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They Want Your Car- Now What?
Recently you will have seen people are talking about tracking and car repossession agents who are driving around in vehicles with licence plate scanning technology who try to repossess peoples cars. They only do so when instructed to do so by their computer system. Normally this would be where a consumer has missed payments on their vehicle. Perhaps you have had a collections agent call at your home or work and say that the bank has given them instructions to collect the car.
Some consumers are reporting that some of these cars are fitted with blue flashing lights making it seem as if the driver is a policeman. Banks, such as Wesbank ,say that this would be illegal and they are investigating claims that agents they have contracted have been using such car repossession methods. At one stage, Wesbank were recovering 90 cars a month through such agents.
If pulled over and your payments are behind, do you HAVE to hand the car over?
Sheriffs and traffic experts say the recovery of vehicles by anyone who is not a sheriff of the court or a police officer is “illegal“. Also it is illegal for vehicles to be pulled off the road by anyone other than a police officer. It is, of course, impossible to identify a plainclothes officer so this would mean that the officer would have to be in uniform to be easily identifiable. This means that you do not have to give your car to an unidentified stranger or collections agent.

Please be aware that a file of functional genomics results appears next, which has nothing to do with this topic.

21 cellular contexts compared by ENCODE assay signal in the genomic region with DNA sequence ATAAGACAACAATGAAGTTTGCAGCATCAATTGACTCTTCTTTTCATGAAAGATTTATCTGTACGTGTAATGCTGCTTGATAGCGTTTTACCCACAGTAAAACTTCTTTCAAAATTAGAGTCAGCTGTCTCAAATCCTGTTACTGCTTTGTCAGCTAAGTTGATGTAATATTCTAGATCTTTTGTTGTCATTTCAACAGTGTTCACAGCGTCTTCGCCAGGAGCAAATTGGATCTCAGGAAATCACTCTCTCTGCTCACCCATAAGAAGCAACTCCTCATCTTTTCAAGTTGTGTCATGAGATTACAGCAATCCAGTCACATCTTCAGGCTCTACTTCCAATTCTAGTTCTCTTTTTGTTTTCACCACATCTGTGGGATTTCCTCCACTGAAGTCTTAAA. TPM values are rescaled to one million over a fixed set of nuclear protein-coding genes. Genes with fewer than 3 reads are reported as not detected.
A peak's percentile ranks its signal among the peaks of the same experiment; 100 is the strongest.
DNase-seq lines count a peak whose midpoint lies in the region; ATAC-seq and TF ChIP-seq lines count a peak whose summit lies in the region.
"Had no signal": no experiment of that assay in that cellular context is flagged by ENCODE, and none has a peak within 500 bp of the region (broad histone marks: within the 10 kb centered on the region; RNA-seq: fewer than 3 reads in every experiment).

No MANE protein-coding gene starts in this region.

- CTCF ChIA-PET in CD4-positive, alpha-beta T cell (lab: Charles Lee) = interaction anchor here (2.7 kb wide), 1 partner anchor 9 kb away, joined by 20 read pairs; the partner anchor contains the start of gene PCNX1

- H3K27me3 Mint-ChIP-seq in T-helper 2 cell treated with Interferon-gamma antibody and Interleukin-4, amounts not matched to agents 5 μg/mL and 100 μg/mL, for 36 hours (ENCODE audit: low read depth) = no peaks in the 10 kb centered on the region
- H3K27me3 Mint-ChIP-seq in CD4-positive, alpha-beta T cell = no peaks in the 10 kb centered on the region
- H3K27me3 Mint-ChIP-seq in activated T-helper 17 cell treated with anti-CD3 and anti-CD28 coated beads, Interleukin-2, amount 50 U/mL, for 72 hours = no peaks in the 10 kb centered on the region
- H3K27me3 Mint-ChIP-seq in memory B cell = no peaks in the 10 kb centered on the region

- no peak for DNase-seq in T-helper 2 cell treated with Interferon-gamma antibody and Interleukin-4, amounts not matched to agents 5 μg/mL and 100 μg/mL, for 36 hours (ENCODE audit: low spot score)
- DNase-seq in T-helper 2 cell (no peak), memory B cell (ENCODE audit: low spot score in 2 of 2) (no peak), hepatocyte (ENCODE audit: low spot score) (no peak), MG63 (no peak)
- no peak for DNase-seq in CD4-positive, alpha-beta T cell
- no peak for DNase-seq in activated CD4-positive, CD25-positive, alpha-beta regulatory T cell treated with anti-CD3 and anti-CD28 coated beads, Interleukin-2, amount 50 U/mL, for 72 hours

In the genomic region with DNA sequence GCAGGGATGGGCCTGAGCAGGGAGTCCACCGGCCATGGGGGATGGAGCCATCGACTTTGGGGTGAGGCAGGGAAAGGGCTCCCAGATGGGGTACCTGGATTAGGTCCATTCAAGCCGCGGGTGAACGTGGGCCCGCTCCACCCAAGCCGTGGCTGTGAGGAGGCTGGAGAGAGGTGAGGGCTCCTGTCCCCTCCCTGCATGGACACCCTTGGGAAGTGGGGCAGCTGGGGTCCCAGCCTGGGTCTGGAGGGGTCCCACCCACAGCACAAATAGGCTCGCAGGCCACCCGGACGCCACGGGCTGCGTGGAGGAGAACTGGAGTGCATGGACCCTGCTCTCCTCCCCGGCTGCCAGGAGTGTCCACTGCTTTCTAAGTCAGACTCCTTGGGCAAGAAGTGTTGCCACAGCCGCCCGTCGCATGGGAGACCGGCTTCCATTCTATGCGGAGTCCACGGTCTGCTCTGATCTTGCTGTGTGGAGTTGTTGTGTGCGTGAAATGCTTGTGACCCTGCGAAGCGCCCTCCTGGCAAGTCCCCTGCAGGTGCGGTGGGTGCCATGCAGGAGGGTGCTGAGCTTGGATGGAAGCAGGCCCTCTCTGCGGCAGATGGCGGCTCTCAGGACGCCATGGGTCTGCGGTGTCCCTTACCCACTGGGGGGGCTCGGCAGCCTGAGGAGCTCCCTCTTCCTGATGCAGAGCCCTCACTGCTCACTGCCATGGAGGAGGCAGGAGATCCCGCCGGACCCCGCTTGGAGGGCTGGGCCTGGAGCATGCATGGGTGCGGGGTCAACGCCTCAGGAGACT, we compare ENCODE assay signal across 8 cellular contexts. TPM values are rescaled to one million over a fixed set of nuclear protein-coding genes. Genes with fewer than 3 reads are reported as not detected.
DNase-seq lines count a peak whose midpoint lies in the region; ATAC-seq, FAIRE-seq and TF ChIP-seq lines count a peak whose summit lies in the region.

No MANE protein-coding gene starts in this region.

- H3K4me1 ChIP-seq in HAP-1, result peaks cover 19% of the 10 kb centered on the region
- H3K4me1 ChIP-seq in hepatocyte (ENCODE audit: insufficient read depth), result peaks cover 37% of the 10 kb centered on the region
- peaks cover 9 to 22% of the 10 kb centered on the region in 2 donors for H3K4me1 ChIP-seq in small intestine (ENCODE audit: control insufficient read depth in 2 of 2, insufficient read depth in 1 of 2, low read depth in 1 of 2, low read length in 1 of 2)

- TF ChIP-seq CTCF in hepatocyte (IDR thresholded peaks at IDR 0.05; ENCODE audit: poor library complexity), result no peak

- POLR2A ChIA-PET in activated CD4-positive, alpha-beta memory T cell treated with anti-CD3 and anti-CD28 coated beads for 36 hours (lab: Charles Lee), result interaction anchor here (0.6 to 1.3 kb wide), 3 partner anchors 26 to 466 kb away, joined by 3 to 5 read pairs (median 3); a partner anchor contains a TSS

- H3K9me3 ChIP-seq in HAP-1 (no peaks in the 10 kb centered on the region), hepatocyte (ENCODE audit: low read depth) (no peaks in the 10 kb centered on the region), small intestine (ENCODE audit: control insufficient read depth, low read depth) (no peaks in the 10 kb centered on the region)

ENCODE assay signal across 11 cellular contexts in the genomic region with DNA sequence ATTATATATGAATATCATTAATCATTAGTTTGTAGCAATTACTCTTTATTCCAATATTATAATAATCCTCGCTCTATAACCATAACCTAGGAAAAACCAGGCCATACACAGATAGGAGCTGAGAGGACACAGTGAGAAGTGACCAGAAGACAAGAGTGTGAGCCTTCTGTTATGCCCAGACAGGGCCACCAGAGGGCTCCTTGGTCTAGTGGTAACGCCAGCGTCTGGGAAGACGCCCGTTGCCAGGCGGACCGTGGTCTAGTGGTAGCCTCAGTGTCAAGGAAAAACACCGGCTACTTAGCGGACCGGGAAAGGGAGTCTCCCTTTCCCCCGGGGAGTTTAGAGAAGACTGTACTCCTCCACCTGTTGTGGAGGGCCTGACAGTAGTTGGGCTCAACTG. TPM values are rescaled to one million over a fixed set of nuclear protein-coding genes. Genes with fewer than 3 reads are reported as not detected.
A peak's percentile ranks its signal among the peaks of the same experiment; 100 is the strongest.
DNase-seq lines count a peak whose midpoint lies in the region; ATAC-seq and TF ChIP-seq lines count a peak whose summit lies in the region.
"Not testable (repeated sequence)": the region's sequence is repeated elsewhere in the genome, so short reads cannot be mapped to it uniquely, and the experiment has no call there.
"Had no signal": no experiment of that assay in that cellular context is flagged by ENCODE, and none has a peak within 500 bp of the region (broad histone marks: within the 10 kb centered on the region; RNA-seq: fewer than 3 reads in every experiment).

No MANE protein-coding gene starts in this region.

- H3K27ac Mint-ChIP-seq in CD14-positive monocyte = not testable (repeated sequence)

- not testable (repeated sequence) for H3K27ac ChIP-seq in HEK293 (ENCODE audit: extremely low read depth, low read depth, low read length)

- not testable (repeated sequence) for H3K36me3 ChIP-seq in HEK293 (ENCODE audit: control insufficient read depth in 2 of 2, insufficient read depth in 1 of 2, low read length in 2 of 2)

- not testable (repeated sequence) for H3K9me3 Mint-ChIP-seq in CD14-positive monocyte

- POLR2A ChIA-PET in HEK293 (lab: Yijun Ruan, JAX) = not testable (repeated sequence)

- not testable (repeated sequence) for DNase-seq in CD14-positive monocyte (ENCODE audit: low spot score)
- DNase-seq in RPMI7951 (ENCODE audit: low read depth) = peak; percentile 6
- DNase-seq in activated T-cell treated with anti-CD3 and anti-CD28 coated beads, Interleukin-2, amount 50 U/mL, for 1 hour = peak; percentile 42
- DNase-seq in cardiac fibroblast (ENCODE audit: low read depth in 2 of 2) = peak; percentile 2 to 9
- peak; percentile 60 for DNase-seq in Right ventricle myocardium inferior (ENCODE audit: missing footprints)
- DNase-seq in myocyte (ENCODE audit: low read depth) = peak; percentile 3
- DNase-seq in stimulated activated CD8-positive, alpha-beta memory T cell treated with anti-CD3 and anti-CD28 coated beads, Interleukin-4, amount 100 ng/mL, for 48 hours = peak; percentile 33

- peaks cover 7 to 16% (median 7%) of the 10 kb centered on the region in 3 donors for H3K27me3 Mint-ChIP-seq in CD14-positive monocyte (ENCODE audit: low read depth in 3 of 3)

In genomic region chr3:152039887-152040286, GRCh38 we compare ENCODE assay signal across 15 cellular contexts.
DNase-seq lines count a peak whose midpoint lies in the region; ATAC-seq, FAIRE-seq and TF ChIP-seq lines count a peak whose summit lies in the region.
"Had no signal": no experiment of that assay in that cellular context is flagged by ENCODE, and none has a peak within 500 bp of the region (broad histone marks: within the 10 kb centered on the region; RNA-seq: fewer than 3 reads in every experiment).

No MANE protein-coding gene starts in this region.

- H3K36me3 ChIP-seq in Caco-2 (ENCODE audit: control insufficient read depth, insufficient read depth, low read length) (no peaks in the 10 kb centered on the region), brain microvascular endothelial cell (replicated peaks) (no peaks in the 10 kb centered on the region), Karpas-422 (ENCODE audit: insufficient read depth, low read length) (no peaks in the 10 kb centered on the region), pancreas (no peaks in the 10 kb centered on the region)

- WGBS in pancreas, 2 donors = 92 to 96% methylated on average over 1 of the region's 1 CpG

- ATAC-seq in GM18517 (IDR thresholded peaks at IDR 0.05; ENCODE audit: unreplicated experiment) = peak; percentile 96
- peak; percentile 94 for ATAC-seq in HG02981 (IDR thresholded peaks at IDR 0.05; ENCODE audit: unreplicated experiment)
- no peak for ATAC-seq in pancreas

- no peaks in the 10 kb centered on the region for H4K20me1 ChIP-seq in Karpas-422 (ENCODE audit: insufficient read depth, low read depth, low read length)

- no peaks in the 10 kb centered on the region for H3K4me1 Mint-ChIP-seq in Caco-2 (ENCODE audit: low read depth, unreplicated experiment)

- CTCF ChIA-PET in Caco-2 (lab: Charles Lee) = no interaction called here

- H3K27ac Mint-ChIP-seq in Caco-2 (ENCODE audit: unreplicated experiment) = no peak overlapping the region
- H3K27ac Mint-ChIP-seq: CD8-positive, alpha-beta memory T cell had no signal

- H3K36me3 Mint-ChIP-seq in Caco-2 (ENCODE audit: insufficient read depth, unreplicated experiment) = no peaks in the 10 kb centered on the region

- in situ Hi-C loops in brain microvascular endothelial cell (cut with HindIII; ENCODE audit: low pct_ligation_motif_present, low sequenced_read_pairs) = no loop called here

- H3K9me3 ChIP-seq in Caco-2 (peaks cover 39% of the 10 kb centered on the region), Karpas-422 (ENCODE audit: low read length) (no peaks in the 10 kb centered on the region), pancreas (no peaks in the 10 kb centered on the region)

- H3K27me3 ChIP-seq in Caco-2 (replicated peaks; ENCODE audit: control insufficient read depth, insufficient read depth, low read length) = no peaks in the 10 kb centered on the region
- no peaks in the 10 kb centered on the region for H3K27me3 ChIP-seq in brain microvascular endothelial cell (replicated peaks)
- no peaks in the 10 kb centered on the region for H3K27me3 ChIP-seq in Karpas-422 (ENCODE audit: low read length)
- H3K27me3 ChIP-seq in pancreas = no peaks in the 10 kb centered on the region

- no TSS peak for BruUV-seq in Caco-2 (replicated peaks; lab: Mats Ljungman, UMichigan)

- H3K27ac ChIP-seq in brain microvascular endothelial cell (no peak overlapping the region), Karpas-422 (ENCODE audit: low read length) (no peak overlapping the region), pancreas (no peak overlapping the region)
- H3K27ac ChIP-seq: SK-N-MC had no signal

What if they have a court order?
What though if someone hands you an official looking court document and says that this means you have to give them the car? Well, don’t believe everything you read. Are you sure that what you are seeing is a warrant which says that a sheriff can come collect your car? Maybe it is just a draft document that the collections attorneys have made up and still intend to send to court but have not done so yet. According to an insider leak it has been reported that some unscrupulous collection agents may be printing out court orders (in their vehicles) and presenting them to consumers. Even if they did have a legitimate court order/ warrant it is interesting to note that the driver does not have to hand the vehicle over unless it is presented by a sheriff of the court.
Howard Dembovsky, of the Justice Project South Africa, said that not only do any court orders have to be delivered by a sheriff, they must be the “original” and must have the “stamp of the court”. Otherwise they carry no weight.
As such, if approached by anyone with a court order it would be best to check any documentation they have very closely. It might also be appropriate to ask them to accompany you to a local police station to sign an affidavit that they are a sheriff of the court (or at least to get the cops to check their credentials for you) and that the court order is correct. Should they refuse to do so then they may not be legitimate. All sheriffs of the court carry clear identification. It might also be appropriate to record the encounter on your cell phone.
Remember you do not have to hand your car over even if late on your payments unless it is a sheriff of the court with an original court order.
If a collections agent comes to you demanding the car, you do not have to give it over. You can insist that the creditor take things to the next level and send you a “Section 129” letter. This is a letter which says they will be taking you to court if you don’t go into debt review or catch up payments within 10 days. This letter gives you time to either get professional debt help and protection or make a catch up payment. If you want to know how debt review works and how it protects your assets have a look here: How Debt Review Works